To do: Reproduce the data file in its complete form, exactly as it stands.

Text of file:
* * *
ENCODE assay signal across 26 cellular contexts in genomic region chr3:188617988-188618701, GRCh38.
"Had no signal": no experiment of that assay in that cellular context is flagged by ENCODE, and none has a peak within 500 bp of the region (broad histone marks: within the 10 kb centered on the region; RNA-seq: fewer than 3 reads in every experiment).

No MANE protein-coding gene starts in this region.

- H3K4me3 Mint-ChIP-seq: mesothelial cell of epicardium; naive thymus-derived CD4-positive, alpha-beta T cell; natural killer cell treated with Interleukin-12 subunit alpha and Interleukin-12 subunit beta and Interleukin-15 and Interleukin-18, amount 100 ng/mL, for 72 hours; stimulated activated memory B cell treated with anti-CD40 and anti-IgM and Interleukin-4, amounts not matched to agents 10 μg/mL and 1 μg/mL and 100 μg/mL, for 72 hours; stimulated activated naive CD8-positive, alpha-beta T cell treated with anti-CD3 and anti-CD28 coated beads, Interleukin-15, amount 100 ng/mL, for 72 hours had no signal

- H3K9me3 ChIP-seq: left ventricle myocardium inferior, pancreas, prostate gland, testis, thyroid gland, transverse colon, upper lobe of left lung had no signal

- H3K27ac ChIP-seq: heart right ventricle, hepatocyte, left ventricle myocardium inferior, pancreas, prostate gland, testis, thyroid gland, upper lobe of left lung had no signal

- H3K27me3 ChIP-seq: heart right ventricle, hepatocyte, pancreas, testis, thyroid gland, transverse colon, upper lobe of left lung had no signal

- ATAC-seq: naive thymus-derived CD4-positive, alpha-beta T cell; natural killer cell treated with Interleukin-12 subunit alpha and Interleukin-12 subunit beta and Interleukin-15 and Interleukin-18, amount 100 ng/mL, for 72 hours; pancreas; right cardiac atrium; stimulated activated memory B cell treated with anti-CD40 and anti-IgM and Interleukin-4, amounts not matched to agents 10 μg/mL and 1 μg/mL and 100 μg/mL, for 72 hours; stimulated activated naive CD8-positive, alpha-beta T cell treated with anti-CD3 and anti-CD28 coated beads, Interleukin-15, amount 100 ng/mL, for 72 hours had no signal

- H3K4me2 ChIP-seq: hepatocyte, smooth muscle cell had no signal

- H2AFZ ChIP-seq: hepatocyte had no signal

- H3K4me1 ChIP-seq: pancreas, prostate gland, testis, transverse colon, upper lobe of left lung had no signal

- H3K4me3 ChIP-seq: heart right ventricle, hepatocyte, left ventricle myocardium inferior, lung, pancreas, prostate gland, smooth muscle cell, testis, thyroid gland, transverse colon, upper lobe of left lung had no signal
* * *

ENCODE assay signal across 26 cellular contexts in genomic region chr3:188617988-188618701, GRCh38.
"Had no signal": no experiment of that assay in that cellular context is flagged by ENCODE, and none has a peak within 500 bp of the region (broad histone marks: within the 10 kb centered on the region; RNA-seq: fewer than 3 reads in every experiment).

No MANE protein-coding gene starts in this region.

- H3K4me3 Mint-ChIP-seq: mesothelial cell of epicardium; naive thymus-derived CD4-positive, alpha-beta T cell; natural killer cell treated with Interleukin-12 subunit alpha and Interleukin-12 subunit beta and Interleukin-15 and Interleukin-18, amount 100 ng/mL, for 72 hours; stimulated activated memory B cell treated with anti-CD40 and anti-IgM and Interleukin-4, amounts not matched to agents 10 μg/mL and 1 μg/mL and 100 μg/mL, for 72 hours; stimulated activated naive CD8-positive, alpha-beta T cell treated with anti-CD3 and anti-CD28 coated beads, Interleukin-15, amount 100 ng/mL, for 72 hours had no signal

- H3K9me3 ChIP-seq: left ventricle myocardium inferior, pancreas, prostate gland, testis, thyroid gland, transverse colon, upper lobe of left lung had no signal

- H3K27ac ChIP-seq: heart right ventricle, hepatocyte, left ventricle myocardium inferior, pancreas, prostate gland, testis, thyroid gland, upper lobe of left lung had no signal

- H3K27me3 ChIP-seq: heart right ventricle, hepatocyte, pancreas, testis, thyroid gland, transverse colon, upper lobe of left lung had no signal

- ATAC-seq: naive thymus-derived CD4-positive, alpha-beta T cell; natural killer cell treated with Interleukin-12 subunit alpha and Interleukin-12 subunit beta and Interleukin-15 and Interleukin-18, amount 100 ng/mL, for 72 hours; pancreas; right cardiac atrium; stimulated activated memory B cell treated with anti-CD40 and anti-IgM and Interleukin-4, amounts not matched to agents 10 μg/mL and 1 μg/mL and 100 μg/mL, for 72 hours; stimulated activated naive CD8-positive, alpha-beta T cell treated with anti-CD3 and anti-CD28 coated beads, Interleukin-15, amount 100 ng/mL, for 72 hours had no signal

- H3K4me2 ChIP-seq: hepatocyte, smooth muscle cell had no signal

- H2AFZ ChIP-seq: hepatocyte had no signal

- H3K4me1 ChIP-seq: pancreas, prostate gland, testis, transverse colon, upper lobe of left lung had no signal

- H3K4me3 ChIP-seq: heart right ventricle, hepatocyte, left ventricle myocardium inferior, lung, pancreas, prostate gland, smooth muscle cell, testis, thyroid gland, transverse colon, upper lobe of left lung had no signal